A women cursed by a lifetime of stuttering joins the Women's Air Force Service Pilots in 1943. The first time she solos in a P-51 Mustang her stutter goes away forever. She is the only WASP pilot still missing of 38 who died in action in WWII. Based on a true story.
Synopsis:Gertrude Tompkins is born to an entitled New Jersey family but is inhibited by a serious stutter in her speech. She withdraws from society even as her father seeks many cures for her stutter. Her sisters go to Smith and Wellesley but she chooses the Pennsylvania Horticultural College for Women where she studies goats.
Goats are her life until World War II breaks out and she falls deeply in love with a Royal Air Force Spitfire pilot, who is subsequently killed over Europe.
In honor of her love for this man, in 1943 she volunteers to fly for the Women’s Air Force Service Pilots—the WASPs. One of 25,000 applicants, she is among the 1,100 who complete training. She doesn’t care that the women pilots are discriminated against in terms of pay, insurance and health care. She wants to fly. She has difficulty in pilot training because of the radio procedures, but learns to sing her landing and takeoff requests.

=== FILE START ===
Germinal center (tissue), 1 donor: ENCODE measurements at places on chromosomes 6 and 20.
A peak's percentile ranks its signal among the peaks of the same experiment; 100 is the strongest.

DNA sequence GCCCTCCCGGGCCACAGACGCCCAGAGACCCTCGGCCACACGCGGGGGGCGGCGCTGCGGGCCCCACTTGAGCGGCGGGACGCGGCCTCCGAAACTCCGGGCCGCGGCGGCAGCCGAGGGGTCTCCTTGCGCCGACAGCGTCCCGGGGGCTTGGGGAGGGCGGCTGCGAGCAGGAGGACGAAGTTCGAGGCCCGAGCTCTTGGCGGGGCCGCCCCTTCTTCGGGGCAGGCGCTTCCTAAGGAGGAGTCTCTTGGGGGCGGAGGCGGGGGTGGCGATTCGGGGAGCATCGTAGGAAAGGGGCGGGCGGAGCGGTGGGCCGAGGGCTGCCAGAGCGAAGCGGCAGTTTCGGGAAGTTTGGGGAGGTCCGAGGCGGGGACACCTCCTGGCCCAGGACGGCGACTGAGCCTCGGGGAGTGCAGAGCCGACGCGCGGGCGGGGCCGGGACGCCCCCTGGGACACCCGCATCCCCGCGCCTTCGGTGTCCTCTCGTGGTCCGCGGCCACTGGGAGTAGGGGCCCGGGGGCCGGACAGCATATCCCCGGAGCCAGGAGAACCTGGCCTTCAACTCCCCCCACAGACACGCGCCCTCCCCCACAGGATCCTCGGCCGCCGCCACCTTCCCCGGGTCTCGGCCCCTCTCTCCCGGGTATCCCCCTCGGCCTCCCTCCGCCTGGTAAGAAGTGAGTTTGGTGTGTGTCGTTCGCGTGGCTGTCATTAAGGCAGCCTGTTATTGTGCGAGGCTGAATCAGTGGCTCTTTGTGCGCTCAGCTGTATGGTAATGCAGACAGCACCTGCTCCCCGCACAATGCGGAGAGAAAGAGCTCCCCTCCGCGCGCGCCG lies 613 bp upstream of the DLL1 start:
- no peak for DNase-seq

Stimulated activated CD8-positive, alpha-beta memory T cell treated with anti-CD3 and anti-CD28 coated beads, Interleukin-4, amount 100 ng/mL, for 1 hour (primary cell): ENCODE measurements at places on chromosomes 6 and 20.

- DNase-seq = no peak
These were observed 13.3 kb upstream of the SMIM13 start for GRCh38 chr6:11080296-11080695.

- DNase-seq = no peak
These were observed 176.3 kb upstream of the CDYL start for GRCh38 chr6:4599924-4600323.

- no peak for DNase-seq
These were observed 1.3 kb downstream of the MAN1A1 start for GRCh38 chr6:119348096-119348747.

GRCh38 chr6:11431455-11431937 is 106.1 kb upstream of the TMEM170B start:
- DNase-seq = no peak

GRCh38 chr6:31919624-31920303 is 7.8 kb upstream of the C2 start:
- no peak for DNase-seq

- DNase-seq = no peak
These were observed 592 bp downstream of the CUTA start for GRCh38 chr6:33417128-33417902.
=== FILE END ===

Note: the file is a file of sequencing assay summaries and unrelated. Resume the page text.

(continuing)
Because of her outstanding flying she is one of 126 WASPs sent to train in high-speed, state-of-the-art fighter planes.
The first time she takes up a P51 Mustang she puts it through its aerobatic paces, rolling it and diving and climbing at more than 400 mph. Exhilarated, she lands her plane as a totally changed woman she realizes she is at last a fully dimensional woman who now knows exactly why she was put on earth—to fly fast airplanes. She feels like she knows who she is for the first time in her life.
Not only that, her stutter is gone forever.
She is assigned to fly P-51s from the plant in Los Angeles to ports in New Jersey, and with other WASPs she puts in grueling hours of flying to keep the planes moving to the men who fly them in combat.
Another suitor pursues her and she accepts him only because of loyalty to her father, who encourages the union. She marries on Sept. 26, 1944, but it is an unhappy match.
On Oct. 26, 1944, she takes off in a P-51 from Los Angeles and is Gertrude Tompkins is never hear from again. Her plane was never found. Of 38 WASPs killed in service during World War II, she is the only one still missing.